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Air brush compressors

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Air brush compressors
Posted by Anonymous on Saturday, October 13, 2001 1:18 PM
I`m going to purchase a compressor for air-brushing. I would like to get one thats not too noisy and will keep enough pressure to keep it from pulsing too much. I`ve narrowed it down to Badger or Paasche. Which make and model is best suited for this? Gerald
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Posted by Anonymous on Saturday, October 13, 2001 7:51 PM
Hi Gerald,
Either brand would be fine. When I bought my compressor (a small one from sears), I looked for one that was portable (no wheels),had a tank and a pressure regulator. All I added was a moisture trap and a longer air hose.

Have fun
Dave
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Posted by Anonymous on Sunday, October 14, 2001 12:19 PM
If you're looking to avoid noise, stay away from both the Badger and the Paasche. I've had a Paasche compressor for years and have endured the noise it cranks out. Not only that, it doesn't have a tank or any kind of regulator. In fact, I paid more for that so-called airbrush compressor than I did for a Campbell-Hausfield 2 gallon tank compressor at Wal-Mart. The C-H compressor has the tank, the regulator, and I already had a vapor trap, so it makes a fine airbrush setup. Not only that, it comes with an extension hose, an on-off switch (which is really nice) and it's less than half the noise volume of the Paasche. Noise is a very important factor to me, too, because I live in an apartment. But this compressor does the trick, and it cost less than $100.

Whatever you do, stay away from the compressors sold by the airbrush companies. Buy their airbrushes, but buy a compressor from a company that specializes in compressors.
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Posted by Anonymous on Sunday, October 14, 2001 1:12 PM
Thanks Guys! You`ve talked me out of the little compressors and I`m going to check out Wal-Mart, Sams Club, Costco, and Harbor Freight. Others have suggested the bigger compressors or an air tank which can be filled at a gas station. I`m going to go with a good compressor since it can be used for other applications too. I greatly appreciate the input, otherwise I would have made a costly mistake. Keep on railroading! Gerald
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Posted by Anonymous on Friday, October 19, 2001 8:01 PM
I am glad I read your reply. I too, am in the market to buy a compressor soon and constantly see adds from the airbrush companies. It sounds like you have the answer, but I just have some questions? How well does your C-H compressor keep pressure consistant? I've read you need at least 20 lbs to do any average job. And last, where can I get a vapor trap and is it necessary if you live in a dry climate (like me). Thanks in advance for any help. John
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Posted by Anonymous on Friday, October 19, 2001 11:00 PM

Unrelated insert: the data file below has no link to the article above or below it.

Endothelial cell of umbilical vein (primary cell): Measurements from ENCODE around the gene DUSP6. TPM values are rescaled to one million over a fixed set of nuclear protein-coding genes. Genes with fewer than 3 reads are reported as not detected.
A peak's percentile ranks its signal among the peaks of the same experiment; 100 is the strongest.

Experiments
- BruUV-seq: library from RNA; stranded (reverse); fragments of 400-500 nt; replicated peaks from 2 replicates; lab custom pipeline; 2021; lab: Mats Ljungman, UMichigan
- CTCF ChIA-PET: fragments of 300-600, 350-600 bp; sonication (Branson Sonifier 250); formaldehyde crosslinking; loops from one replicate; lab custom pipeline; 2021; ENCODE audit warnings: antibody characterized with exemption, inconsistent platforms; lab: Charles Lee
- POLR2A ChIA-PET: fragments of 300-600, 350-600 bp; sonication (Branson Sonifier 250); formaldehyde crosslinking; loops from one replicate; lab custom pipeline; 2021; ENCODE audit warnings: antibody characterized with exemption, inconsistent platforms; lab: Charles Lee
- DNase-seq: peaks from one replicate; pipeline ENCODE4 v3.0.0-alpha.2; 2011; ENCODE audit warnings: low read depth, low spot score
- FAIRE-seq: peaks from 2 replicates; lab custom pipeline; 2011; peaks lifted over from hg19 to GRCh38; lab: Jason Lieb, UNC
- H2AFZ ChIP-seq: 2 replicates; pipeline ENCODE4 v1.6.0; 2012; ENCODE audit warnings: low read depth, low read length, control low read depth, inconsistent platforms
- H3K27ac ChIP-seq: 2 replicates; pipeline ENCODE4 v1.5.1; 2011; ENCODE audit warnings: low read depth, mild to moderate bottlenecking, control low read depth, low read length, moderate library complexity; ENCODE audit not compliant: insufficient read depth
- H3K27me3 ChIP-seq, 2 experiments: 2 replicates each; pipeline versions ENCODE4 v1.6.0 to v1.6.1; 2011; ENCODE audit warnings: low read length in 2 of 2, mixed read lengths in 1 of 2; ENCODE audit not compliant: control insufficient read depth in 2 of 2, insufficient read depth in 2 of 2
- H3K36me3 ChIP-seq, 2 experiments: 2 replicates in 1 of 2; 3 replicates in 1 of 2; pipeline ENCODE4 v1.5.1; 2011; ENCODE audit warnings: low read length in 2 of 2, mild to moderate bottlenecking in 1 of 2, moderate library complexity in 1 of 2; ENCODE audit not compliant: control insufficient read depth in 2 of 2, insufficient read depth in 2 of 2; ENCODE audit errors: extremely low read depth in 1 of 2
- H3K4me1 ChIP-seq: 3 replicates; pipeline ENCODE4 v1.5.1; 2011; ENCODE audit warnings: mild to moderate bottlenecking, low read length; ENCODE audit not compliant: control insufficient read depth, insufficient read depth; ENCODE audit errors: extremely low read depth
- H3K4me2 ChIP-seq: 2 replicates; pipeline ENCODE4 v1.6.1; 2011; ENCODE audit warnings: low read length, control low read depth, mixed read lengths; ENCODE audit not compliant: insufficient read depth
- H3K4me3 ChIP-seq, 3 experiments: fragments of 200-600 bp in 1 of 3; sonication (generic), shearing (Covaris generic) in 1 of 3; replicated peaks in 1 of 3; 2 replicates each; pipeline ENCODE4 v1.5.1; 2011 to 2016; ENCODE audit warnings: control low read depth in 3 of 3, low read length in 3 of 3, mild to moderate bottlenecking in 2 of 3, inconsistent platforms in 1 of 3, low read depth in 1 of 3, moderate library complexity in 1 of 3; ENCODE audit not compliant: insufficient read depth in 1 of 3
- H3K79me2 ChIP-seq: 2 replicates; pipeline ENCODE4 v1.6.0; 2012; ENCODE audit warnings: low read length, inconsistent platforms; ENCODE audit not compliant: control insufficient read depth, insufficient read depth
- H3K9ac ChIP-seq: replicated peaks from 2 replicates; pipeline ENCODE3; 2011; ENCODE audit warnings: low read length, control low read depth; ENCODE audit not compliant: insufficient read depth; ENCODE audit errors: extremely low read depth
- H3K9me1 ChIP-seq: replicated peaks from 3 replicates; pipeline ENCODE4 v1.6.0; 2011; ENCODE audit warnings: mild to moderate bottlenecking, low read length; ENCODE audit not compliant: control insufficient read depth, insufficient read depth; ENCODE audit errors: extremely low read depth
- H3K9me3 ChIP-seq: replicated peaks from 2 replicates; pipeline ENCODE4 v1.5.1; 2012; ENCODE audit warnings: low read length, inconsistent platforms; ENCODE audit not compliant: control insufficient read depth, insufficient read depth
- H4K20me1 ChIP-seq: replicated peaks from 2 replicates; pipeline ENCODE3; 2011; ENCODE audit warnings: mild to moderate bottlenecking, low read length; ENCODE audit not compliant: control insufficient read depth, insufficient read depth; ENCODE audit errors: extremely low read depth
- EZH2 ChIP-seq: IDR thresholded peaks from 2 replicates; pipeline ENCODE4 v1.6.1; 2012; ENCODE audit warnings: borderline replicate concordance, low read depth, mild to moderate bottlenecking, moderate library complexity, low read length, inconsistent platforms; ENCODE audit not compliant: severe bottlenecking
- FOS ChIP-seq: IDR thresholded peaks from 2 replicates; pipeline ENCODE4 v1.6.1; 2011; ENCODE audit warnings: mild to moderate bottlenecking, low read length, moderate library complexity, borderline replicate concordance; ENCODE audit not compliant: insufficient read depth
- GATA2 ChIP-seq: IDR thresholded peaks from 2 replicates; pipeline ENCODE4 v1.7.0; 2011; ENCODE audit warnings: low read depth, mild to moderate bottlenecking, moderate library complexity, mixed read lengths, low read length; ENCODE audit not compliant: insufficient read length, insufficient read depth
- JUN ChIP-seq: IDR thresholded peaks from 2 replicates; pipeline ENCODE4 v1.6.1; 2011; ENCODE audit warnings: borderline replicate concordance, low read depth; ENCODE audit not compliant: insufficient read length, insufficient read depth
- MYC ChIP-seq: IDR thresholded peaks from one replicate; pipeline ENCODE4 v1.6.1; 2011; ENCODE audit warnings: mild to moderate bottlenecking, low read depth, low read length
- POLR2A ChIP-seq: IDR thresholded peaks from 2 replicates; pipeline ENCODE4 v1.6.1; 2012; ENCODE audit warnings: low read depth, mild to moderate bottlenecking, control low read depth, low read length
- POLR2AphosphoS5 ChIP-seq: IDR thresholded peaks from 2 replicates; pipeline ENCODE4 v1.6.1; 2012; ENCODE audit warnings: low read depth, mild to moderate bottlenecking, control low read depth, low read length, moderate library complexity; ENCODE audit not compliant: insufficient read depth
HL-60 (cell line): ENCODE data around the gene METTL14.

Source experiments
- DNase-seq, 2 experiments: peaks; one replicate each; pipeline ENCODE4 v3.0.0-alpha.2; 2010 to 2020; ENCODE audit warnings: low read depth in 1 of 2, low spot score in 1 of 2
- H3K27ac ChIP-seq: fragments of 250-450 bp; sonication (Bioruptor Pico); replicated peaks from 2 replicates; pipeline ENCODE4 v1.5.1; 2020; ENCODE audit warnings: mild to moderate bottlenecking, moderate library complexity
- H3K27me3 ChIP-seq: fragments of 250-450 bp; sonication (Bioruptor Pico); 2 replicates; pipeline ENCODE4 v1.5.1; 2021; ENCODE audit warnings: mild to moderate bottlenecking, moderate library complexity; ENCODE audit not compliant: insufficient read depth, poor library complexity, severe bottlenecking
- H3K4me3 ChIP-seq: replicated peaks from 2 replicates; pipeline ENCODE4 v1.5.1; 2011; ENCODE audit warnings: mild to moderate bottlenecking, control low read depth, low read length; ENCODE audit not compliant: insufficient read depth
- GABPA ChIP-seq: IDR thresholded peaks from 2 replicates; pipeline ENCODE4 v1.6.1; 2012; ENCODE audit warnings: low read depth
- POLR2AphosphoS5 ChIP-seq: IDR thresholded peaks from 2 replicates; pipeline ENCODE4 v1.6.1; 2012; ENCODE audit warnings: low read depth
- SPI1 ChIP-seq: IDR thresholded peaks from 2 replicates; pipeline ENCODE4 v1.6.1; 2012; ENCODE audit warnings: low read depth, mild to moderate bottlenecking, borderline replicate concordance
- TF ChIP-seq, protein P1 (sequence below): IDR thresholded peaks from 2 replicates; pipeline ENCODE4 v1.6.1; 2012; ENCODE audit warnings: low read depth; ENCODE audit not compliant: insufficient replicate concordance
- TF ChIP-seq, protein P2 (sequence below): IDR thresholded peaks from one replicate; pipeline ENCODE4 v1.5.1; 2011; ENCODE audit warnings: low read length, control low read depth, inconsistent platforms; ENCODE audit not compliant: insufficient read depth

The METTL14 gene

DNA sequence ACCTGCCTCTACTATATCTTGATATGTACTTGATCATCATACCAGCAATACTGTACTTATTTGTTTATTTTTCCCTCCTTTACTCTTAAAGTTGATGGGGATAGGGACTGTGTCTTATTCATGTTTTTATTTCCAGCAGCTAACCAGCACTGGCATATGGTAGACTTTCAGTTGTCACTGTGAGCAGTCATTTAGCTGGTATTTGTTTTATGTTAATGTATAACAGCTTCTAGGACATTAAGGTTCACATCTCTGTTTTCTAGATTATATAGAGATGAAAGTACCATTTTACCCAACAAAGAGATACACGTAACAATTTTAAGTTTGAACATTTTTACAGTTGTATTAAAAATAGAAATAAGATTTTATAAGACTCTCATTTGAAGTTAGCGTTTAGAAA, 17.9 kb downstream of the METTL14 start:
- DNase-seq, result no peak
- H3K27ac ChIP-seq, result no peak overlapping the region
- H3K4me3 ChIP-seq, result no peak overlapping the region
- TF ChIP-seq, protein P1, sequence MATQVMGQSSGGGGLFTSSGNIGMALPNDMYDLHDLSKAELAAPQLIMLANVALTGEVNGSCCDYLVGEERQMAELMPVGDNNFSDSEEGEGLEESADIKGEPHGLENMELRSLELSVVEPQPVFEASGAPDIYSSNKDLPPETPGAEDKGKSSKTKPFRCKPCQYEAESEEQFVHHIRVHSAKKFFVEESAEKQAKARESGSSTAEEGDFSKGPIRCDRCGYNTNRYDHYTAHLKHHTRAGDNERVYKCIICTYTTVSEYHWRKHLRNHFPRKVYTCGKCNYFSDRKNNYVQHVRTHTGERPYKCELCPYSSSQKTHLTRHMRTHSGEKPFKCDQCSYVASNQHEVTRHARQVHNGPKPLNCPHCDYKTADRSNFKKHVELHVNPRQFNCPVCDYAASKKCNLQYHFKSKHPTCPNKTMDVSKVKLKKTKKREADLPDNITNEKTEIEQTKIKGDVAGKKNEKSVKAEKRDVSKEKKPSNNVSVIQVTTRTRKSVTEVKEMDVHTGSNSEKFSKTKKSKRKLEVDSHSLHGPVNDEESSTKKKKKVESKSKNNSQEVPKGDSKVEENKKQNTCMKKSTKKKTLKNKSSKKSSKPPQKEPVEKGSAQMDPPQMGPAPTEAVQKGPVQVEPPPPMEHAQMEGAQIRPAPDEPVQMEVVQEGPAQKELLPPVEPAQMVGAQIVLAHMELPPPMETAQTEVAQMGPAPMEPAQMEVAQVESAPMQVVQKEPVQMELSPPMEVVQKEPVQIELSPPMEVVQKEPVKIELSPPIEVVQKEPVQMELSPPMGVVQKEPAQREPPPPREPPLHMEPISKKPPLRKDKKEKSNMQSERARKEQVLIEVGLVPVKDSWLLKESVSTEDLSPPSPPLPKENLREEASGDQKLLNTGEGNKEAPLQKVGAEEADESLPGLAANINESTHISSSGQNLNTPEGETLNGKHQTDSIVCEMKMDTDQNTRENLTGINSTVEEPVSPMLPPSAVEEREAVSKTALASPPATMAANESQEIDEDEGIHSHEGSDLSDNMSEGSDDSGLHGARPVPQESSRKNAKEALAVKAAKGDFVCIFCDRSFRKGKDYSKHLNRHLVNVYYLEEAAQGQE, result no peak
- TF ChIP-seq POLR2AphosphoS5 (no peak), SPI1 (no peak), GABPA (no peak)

I have found that I like to fill the tank up to about 75 psi and start spraying at about 40 psi. I'm sure any pressure you'd like to fill the tank to will work, but the more you fill it and the lower the pressure you spray at, the longer it will last. It will spray at 40 psi for several minutes (about the time it takes me to spray a coat over a locomotive shell). It maintains the pressure you set until the tank itself begins to fall below your set pressure. At that point I just turn it back on (the on/off switch is wonderful) and let it fill back up.

I've found that being able to regulate the output pressure of a compressor is another useful and effective control to augment the air and paint volume controls on your airbrush. I haven't had satisfactory results below 25 psi and I can't really control the paint above 50 psi. But within that range, I can really tweak my control of the brush.

I haven't had any bursts of water come out of the brush yet, but I usually limit my painting sessions to just a few minutes in length. That used to happen pretty frequently with the Paasche compressor. It was drastically limited with a vapor trap though. I haven't had a need for a vapor trap with this compressor, but if you wanted to buy one, they have one in the same spot at Wal-Mart as the compressor itself. It should work fine. I live in Colorado, so I'm used to working in pretty dry conditions (compared to Georgia or Texas where the humidity is unbearable).

I should mention that the main reason I'm so quick with my painting is that I live in an apartment and I'm paranoid about noise. However, it's probably just paranoia because this compressor is about a tenth the noise level of the Paasche.

I don't know if I mentioned it in the previous post, but I think I paid around $150 for the Paasche compressor and my new Campbell Hausfeld cost under $100. If that doesn't say it all, nothing will.